If you're into any of the good rookie media scouts who do a look-ahead pre-college football season, you've heard the name of Yurosek as it pertains to NFL dynasty formats. He's a Stanford product who has the size and speed for the NFL, and has also demonstrated the hands to be a clutch contributor in a variety of settings. He hasn't gotten rolling in the passing game yet, but a 50-yard reverse to the tight end should start warming up the car for the season ahead.

WR Standouts

Marvin Harrison Jr, Ohio St (9-7-184-3)

Only a true sophomore, Harrison Jr was able to fill the void left in Jaxon Smith-Njigba’s absence for the Buckeyes. Even with JSN likely to return this week, Harrison Jr is already up to 20 targets through 2 games and has become the key vertical weapon for C.J. Stroud. Harrison Jr has all the tools to be a top 5 WR the rest of the season.

Charlie Jones, Purdue (10-9-133-3)

Charlie Jones has had quite the journey in college football, going from the run-first Buffalo offense with Jaret Patterson to the disgraceful Iowa offense. He has finally found himself in a position to succeed with Purdue. He is the clear focal point of the offense with 28 targets through his first 2 games, and will continue to see double digit targets the rest of the season.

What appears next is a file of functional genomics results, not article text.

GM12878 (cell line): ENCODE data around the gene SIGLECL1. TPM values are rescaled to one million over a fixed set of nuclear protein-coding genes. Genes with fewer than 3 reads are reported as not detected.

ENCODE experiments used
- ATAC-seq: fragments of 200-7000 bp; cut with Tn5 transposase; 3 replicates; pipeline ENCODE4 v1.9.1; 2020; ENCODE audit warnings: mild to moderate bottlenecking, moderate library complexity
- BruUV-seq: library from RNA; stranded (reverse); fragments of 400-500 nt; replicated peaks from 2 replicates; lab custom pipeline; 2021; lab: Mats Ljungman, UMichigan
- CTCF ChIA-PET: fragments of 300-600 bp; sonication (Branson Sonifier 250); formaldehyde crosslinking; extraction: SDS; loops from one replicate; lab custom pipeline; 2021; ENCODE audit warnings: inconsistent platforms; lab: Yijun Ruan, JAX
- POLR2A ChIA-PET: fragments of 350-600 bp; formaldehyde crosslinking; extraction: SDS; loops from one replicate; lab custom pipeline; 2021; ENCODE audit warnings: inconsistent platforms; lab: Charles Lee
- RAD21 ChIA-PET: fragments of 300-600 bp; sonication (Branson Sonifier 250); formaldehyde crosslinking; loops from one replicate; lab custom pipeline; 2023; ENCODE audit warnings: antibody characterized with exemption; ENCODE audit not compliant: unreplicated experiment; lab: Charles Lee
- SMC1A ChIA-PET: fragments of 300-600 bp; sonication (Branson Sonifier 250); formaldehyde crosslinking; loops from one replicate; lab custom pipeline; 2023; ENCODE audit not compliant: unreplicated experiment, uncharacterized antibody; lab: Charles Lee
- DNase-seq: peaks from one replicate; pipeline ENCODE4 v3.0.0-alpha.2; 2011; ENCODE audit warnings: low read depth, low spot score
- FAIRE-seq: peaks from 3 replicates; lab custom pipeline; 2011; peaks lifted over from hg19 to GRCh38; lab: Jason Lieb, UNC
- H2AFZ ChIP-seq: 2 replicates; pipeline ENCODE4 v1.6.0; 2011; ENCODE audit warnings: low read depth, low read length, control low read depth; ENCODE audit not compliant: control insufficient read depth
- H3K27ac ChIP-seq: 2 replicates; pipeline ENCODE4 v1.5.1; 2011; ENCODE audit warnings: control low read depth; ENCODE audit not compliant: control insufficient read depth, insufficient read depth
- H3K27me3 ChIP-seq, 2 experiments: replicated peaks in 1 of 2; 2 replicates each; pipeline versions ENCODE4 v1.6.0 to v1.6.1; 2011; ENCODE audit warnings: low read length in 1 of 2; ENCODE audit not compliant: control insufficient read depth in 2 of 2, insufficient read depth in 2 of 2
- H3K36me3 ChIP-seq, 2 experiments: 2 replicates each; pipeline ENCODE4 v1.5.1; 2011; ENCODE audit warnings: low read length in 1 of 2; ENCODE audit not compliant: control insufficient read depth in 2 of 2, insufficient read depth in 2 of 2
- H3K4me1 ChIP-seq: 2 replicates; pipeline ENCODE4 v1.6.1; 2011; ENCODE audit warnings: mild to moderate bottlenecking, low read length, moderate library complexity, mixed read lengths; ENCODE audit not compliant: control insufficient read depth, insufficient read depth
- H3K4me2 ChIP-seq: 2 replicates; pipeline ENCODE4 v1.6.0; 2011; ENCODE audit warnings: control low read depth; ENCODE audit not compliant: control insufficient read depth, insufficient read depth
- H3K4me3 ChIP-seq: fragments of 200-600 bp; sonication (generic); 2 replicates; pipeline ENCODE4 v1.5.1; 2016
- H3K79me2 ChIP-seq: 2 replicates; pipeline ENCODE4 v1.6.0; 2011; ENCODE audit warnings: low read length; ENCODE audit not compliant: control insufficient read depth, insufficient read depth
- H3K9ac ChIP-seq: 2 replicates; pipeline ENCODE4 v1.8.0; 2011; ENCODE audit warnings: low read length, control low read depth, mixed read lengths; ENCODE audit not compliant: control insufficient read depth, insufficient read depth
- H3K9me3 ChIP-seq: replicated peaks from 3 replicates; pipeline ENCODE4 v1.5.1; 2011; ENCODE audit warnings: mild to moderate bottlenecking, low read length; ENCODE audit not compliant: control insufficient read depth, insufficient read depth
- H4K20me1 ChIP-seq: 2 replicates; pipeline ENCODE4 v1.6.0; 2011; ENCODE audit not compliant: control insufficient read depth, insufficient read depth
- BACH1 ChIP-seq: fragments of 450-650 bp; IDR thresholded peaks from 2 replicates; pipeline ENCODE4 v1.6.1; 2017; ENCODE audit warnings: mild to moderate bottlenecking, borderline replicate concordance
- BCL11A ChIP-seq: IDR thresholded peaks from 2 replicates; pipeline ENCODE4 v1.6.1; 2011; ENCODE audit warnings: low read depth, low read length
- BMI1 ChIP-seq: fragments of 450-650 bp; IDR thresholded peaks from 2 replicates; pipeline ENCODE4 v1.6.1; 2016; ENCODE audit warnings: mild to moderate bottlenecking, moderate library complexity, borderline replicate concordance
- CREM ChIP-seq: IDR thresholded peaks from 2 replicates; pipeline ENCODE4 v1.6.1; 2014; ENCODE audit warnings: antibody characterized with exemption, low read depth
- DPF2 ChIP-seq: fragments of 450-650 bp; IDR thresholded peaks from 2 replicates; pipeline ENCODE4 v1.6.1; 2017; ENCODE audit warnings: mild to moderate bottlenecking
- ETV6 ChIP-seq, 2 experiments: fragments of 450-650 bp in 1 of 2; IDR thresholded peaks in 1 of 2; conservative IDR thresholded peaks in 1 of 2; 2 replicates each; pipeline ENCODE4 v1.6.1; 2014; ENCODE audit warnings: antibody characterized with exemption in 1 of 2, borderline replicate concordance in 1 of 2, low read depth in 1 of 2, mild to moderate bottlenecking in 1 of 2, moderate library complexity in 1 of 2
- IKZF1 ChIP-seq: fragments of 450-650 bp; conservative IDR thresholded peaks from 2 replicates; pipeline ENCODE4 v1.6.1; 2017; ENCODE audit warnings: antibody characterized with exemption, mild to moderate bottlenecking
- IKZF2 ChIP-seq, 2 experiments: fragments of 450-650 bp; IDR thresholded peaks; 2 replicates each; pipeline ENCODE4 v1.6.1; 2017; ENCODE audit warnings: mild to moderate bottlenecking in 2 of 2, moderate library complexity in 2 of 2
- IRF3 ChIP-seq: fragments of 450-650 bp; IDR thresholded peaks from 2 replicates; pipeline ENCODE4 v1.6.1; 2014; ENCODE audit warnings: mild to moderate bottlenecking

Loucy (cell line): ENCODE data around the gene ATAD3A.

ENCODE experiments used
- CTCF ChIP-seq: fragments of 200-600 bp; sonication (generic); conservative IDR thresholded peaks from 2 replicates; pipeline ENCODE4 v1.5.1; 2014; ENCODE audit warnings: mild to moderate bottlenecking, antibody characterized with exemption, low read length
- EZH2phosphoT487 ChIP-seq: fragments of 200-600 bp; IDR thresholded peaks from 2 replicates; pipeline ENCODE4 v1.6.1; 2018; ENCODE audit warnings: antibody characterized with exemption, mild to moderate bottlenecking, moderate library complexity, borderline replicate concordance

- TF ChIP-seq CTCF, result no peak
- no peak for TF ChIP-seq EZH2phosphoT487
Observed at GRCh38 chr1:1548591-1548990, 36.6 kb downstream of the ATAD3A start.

A.T. Perry, Wake Forest (10-5-142-1)

Now with Sam Hartman back in the mix at quarterback, Perry should see his target share increase. He is a big receiver with speed to burn down the sidelines, which makes him an excellent combination with Hartman. Although he may never see 12+ targets, his deep ball potential will keep his ceiling extremely high.

Zakhari Franklin, UTSA (12-10-122-2)

Already the best receiver in UTSA history, Franklin is the #1 target for Frank Harris in the Roadrunners pass-heavy attack. He will consistently be looking at double digit targets and already has 10 receptions in each of his first 2 games.

Bryce Ford-Wheaton, West Virginia (14-11-150-2)

Ford-Wheaton has improved his production incrementally in each of his first 4 seasons for WVU, but has taken off this year in his fifth season. He is the go-to guy for the Mountaineers in every area of the field and has already received 30 targets through 2 games. He has also found the endzone 4 times and will continue to be a dangerous weapon in the redzone due to his big frame and leaping ability.